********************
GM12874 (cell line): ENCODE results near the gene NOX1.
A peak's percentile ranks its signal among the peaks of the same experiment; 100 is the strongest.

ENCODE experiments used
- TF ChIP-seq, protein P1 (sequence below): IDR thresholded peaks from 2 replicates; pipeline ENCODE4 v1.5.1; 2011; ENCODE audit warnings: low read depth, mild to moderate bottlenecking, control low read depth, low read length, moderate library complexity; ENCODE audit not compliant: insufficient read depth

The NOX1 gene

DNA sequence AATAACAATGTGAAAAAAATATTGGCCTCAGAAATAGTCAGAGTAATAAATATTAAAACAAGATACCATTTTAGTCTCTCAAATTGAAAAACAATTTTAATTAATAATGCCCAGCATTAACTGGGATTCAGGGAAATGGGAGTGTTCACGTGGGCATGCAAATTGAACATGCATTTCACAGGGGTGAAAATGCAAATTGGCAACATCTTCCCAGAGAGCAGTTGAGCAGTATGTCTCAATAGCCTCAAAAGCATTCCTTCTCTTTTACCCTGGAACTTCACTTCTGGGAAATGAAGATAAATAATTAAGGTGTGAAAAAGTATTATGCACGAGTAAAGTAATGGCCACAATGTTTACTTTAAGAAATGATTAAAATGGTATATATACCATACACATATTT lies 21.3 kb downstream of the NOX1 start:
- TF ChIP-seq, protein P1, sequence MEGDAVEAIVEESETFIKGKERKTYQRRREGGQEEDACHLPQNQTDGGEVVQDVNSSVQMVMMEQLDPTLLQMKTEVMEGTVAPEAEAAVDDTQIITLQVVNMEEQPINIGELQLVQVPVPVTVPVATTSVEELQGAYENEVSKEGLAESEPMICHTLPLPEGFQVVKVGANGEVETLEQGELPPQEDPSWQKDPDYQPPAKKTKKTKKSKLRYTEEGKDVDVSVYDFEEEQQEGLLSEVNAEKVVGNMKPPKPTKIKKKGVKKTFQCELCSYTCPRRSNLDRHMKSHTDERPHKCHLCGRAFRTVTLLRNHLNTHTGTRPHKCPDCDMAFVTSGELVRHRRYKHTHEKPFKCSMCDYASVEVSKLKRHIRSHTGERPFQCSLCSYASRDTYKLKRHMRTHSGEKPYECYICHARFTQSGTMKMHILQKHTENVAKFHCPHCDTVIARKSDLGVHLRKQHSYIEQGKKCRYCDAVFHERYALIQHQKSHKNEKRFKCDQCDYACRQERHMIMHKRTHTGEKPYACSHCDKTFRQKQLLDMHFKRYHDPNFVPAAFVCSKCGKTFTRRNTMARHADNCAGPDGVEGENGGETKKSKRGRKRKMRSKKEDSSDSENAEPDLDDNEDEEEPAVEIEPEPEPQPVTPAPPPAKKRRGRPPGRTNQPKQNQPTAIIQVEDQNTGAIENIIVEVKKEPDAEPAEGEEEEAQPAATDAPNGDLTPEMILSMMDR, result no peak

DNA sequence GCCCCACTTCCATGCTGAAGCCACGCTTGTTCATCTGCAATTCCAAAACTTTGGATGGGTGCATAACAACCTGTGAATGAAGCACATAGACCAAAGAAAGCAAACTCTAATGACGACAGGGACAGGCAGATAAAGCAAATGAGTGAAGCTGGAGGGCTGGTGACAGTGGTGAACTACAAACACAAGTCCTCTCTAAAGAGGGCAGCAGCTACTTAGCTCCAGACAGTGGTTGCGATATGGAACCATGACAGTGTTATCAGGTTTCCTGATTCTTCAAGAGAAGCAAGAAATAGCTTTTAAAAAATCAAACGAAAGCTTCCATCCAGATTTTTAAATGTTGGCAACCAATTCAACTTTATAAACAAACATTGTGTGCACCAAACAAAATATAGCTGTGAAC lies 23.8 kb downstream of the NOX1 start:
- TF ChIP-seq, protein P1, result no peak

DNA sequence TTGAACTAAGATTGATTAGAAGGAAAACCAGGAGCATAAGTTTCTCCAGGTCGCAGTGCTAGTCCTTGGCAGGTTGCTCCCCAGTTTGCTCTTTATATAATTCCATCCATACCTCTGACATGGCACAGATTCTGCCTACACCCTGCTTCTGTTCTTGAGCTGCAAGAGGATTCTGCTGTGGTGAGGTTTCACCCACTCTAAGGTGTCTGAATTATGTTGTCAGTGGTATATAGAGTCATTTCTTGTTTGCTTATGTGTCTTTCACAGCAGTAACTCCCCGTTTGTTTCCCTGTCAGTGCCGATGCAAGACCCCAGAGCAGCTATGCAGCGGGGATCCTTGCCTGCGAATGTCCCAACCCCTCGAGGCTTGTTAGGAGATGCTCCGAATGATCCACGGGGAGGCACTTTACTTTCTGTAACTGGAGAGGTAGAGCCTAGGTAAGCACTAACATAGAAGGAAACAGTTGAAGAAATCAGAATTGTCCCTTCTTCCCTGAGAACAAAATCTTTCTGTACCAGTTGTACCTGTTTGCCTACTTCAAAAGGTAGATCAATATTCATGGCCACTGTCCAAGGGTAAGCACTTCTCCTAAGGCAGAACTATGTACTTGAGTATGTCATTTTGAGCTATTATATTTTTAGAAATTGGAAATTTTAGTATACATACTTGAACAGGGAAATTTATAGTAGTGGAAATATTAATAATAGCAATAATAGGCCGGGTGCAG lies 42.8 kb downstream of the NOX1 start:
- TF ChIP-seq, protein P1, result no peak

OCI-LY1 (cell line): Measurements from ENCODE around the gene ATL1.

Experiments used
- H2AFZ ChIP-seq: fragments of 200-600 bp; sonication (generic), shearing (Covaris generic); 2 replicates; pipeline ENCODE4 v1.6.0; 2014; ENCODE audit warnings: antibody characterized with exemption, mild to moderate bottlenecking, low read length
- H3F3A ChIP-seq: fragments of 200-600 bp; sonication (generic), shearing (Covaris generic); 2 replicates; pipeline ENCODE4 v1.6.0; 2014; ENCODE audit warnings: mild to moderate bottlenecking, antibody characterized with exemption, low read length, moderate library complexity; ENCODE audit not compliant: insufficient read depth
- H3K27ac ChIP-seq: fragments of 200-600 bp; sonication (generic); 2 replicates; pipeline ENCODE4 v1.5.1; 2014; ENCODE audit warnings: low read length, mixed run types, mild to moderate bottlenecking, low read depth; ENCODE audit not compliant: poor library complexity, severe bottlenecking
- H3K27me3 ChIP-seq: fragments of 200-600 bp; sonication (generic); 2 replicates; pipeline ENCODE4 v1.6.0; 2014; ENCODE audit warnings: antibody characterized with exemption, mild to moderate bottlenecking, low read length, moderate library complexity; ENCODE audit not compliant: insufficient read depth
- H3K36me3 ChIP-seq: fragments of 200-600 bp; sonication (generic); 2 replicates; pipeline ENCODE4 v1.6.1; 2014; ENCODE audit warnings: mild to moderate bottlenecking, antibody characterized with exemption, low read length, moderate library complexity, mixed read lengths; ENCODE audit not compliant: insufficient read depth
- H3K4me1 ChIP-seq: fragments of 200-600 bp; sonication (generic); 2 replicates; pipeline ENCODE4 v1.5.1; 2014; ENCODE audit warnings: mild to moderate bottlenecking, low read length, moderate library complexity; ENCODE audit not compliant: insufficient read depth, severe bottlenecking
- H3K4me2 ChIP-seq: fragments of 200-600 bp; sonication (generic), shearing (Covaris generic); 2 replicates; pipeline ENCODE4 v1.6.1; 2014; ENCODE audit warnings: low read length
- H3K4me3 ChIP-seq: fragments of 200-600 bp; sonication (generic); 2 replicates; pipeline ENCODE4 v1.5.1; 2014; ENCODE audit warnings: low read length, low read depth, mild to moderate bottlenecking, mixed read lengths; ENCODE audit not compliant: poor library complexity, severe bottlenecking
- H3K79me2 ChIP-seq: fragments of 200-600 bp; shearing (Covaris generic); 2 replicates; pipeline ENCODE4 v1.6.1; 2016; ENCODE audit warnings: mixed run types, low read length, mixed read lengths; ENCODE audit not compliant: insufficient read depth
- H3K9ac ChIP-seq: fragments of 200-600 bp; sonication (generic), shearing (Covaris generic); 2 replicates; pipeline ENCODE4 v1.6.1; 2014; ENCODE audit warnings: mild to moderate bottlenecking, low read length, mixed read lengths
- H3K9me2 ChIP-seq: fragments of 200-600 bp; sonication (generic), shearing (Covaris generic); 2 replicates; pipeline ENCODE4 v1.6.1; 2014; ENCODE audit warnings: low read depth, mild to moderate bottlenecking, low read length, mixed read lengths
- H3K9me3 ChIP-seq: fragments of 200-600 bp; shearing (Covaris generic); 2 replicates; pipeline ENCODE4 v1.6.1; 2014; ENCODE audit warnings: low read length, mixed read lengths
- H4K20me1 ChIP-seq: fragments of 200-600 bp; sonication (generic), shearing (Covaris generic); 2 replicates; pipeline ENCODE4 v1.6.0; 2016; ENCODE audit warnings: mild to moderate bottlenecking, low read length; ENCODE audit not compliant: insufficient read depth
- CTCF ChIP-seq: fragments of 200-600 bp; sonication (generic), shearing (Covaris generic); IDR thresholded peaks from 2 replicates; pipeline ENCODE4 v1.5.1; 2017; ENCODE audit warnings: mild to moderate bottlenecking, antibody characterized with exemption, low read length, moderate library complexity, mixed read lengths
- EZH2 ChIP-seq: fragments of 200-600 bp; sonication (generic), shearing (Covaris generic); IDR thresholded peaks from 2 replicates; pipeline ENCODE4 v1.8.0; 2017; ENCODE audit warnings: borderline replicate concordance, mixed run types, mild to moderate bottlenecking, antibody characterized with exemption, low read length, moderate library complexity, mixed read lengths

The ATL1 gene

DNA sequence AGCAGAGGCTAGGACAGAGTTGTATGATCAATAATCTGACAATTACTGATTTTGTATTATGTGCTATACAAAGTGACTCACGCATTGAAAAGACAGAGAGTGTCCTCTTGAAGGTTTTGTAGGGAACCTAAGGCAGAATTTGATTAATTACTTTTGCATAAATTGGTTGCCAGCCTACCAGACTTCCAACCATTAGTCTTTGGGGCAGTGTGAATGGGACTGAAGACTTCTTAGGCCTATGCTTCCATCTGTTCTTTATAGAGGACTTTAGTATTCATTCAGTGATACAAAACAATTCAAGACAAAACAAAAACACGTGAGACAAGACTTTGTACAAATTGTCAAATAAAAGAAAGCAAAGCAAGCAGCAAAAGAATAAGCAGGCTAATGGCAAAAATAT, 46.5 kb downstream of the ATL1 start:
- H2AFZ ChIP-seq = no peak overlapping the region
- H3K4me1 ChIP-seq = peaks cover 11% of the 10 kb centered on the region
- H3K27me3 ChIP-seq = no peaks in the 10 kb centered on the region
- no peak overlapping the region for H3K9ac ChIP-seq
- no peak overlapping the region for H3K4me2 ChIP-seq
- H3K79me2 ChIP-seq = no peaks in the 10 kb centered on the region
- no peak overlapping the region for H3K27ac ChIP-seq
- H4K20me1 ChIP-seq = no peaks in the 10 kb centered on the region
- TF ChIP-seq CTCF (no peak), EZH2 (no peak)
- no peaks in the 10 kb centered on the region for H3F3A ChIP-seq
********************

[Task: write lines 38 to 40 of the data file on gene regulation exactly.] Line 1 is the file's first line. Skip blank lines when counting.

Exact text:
- H4K20me1 ChIP-seq = no peaks in the 10 kb centered on the region
- TF ChIP-seq CTCF (no peak), EZH2 (no peak)
- no peaks in the 10 kb centered on the region for H3F3A ChIP-seq